Sign in to follow this  
NWATech

Look at these B737 throttle-lever positions! (pic)

Recommended Posts

Help AVSIM continue to serve you!
Please donate today!

Engines are not identical, so depending on age and wear and other factors they may show slightly different parameters. The throttle levers are probably set like that to match thrust between them.-

Share this post


Link to post
Share on other sites

There are a few reasons for the discrepancies here. One would be that one of the engines is newer and developing more thrust in cruise while the older engine requires a higher throttle lever position to develop the same EPR. Another reason would be the engine trimming in where the fuel control is adjusted to bring the power levers into allignment. Another could be a mix of engines. Maybe a JT8D-9 with a -15. The gauge you refer to is the EGT and seeing that the rest of the parameters are normal, I would say the the #2 engine is nearing the end of its life or there is an engine mix installed on this aircraft. BTW, a half knob throttle split is not that uncommon for a JT8 engine installation.Cheers,JohnBoeing 727/737 & Lockheed C-130/L-100 Mechanichttp://www.precisionmanuals.com/images/forum/ng_driver.jpg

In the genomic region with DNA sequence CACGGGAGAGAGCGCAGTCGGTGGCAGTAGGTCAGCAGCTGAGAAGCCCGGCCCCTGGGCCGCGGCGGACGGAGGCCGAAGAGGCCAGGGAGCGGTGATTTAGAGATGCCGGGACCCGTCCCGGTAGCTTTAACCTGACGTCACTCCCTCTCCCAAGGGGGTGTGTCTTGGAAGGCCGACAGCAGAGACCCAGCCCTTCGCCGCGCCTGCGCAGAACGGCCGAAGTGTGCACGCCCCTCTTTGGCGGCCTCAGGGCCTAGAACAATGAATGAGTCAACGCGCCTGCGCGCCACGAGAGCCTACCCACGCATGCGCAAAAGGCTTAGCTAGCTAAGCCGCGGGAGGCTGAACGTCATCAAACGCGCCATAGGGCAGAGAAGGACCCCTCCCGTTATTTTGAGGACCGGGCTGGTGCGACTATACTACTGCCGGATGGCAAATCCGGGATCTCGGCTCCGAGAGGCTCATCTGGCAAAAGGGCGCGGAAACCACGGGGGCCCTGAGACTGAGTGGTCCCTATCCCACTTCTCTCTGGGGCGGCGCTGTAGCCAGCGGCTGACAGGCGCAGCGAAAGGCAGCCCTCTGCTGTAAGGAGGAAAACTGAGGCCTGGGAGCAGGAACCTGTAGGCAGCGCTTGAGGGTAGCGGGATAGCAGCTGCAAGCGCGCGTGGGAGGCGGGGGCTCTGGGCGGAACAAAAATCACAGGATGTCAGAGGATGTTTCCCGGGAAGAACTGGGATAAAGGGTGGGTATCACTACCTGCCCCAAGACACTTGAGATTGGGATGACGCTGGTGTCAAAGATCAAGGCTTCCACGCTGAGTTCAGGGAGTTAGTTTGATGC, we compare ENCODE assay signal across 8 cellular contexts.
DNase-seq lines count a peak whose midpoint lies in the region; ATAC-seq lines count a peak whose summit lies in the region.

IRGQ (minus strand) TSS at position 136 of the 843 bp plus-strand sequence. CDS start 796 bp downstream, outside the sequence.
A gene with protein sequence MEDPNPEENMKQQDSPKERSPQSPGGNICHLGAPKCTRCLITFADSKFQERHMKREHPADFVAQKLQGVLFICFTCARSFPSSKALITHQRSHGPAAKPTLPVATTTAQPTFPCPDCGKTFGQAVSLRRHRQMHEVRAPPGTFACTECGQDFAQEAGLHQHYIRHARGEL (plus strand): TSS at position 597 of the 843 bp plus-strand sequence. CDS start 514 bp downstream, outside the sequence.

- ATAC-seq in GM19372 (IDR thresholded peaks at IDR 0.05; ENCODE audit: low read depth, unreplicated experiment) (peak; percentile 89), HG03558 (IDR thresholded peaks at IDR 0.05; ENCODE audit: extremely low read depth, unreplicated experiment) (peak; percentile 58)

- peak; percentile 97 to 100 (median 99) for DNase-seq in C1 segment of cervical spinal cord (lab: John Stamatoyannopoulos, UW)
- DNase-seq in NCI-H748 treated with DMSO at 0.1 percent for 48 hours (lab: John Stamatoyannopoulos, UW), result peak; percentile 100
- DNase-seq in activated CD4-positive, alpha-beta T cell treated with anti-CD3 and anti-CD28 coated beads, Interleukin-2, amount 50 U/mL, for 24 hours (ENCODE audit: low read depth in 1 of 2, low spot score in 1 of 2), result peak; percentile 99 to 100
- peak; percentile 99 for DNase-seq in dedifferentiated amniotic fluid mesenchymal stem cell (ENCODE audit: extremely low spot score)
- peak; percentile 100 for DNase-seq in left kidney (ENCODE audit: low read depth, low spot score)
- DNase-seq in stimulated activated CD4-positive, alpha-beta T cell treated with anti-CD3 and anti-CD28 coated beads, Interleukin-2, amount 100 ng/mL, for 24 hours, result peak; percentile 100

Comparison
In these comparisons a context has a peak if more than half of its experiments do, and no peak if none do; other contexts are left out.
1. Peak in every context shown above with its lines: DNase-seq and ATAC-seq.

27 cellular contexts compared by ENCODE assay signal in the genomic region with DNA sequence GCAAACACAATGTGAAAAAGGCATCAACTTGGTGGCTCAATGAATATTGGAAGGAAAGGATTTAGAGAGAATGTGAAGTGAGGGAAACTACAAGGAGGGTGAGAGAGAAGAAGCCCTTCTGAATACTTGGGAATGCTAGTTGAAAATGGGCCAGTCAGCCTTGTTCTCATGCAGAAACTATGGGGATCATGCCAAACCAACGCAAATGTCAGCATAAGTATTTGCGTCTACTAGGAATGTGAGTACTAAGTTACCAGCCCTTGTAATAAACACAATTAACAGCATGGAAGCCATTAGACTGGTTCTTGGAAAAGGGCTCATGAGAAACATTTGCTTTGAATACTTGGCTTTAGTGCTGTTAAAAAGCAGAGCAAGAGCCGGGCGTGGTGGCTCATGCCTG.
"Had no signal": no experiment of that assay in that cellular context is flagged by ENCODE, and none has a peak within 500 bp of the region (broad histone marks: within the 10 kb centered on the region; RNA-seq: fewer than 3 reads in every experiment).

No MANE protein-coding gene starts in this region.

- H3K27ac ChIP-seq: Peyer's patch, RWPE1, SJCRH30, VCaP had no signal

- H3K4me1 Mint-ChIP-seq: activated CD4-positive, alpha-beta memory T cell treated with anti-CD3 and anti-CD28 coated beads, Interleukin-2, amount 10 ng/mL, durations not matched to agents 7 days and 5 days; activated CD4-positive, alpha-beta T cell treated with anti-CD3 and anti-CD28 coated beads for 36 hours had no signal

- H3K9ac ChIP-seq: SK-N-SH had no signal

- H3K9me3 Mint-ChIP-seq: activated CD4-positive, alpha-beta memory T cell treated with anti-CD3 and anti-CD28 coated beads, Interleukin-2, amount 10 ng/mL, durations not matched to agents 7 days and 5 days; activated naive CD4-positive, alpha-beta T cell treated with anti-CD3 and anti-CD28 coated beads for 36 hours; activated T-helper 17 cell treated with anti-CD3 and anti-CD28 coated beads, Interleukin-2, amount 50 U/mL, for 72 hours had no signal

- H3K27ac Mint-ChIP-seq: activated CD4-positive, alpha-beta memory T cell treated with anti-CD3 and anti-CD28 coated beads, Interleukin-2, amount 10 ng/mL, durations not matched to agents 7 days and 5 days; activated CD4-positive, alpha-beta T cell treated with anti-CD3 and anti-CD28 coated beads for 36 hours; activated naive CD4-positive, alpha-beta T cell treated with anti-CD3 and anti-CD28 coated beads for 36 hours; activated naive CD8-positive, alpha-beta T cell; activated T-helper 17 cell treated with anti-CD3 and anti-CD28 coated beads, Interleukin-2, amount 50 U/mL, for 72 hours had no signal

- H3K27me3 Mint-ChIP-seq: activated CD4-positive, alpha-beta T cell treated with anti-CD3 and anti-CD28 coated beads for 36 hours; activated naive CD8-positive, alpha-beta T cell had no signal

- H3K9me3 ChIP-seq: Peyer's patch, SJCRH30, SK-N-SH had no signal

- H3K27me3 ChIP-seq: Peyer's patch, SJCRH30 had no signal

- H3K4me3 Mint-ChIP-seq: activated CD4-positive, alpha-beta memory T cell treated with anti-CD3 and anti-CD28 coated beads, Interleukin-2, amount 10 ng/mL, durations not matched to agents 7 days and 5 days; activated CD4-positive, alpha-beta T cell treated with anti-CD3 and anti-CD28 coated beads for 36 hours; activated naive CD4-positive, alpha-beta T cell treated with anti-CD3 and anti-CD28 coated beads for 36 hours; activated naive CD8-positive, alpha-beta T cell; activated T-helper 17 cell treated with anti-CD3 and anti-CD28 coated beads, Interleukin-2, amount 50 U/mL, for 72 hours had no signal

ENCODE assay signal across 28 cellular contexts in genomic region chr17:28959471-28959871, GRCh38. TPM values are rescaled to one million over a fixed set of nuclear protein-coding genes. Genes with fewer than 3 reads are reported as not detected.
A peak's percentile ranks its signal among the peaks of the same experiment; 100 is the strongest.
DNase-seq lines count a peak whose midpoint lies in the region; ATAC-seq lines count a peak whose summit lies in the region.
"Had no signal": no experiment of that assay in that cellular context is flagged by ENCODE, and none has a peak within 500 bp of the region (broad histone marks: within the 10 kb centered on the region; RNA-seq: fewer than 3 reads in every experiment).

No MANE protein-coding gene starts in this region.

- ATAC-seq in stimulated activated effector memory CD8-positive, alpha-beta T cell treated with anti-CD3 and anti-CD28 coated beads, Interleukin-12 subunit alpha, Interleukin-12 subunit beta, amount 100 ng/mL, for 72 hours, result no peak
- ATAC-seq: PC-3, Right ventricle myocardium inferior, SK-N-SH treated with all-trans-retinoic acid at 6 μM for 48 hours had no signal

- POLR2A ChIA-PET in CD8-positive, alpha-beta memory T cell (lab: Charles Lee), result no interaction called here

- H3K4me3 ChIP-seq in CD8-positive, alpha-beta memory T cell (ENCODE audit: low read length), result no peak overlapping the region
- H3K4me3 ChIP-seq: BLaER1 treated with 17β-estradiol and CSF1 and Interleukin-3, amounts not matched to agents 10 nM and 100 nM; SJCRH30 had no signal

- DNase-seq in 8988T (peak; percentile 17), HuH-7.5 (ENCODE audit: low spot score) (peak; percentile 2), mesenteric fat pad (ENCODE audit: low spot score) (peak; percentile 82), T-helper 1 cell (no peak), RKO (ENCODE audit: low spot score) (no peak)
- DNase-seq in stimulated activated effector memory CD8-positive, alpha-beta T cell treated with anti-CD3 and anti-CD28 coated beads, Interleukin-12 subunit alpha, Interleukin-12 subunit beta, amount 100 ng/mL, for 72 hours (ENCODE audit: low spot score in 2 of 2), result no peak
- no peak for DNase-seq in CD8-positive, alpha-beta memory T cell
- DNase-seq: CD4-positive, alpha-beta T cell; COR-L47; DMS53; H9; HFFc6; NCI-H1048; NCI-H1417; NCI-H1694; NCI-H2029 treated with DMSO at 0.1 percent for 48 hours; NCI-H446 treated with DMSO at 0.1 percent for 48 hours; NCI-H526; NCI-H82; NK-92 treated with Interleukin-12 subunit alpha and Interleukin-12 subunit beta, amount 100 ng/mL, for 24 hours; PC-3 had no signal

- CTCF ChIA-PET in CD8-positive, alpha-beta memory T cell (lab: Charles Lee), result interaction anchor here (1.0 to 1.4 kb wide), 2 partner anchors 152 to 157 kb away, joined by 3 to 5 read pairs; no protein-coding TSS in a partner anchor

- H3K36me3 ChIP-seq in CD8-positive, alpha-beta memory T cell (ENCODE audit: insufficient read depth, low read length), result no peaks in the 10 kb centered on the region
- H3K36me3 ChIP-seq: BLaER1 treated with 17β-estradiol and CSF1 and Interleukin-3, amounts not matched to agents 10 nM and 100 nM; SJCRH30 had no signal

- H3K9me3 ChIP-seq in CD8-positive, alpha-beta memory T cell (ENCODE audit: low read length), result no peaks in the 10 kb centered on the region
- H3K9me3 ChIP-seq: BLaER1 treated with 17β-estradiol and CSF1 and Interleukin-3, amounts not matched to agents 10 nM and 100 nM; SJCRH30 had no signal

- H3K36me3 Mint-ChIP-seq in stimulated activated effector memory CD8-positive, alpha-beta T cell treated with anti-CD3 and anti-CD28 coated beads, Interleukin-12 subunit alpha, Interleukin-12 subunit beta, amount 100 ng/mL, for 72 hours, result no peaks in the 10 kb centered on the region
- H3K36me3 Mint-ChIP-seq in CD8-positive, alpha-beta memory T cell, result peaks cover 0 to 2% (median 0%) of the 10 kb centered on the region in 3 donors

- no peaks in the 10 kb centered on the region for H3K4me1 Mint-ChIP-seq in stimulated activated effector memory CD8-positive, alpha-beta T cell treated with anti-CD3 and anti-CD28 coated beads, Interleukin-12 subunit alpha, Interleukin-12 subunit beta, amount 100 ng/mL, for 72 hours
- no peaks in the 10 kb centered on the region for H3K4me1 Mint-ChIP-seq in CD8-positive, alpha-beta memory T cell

Share this post


Link to post
Share on other sites

Another reason could also be throttle cable rig. Since there are cables running all the way from the throttle quadrant to the engine, through pulleys and bellcranks, it doesn't take much to throw off the settings. Back when I worked for a major US carrier, we got some planes from PanAm that were in bad shape, especially the 747s. The throttles would be all over the place when putting out equal power.

Share this post


Link to post
Share on other sites

Last reason might be extreme crosswind. Using some differential thrust would keep the aircraft stable if control input alone were insufficient.

Share this post


Link to post
Share on other sites

< Last reason might be extreme crosswind. Using some differential thrust would keep the aircraft stable if control input alone were insufficient. >How did you come to this conclusion? :-rollA half knob split is within limits.First indication would be a eng. inter-mix, which there should be a placard above each eng. indicating stack and front and inside cover of the a/c log book showing the inter-mix type.Eng. F/F will tell the whole story. I can not see it in this pic though. #2 EGT appears a bit higher than #1, the other ind. appear matched. If the #2 eng has high fuel consumption, you will see higher EGT. Most likely a tired eng.

Share this post


Link to post
Share on other sites

Create an account or sign in to comment

You need to be a member in order to leave a comment

Create an account

Sign up for a new account in our community. It's easy!

Register a new account

Sign in

Already have an account? Sign in here.

Sign In Now
Sign in to follow this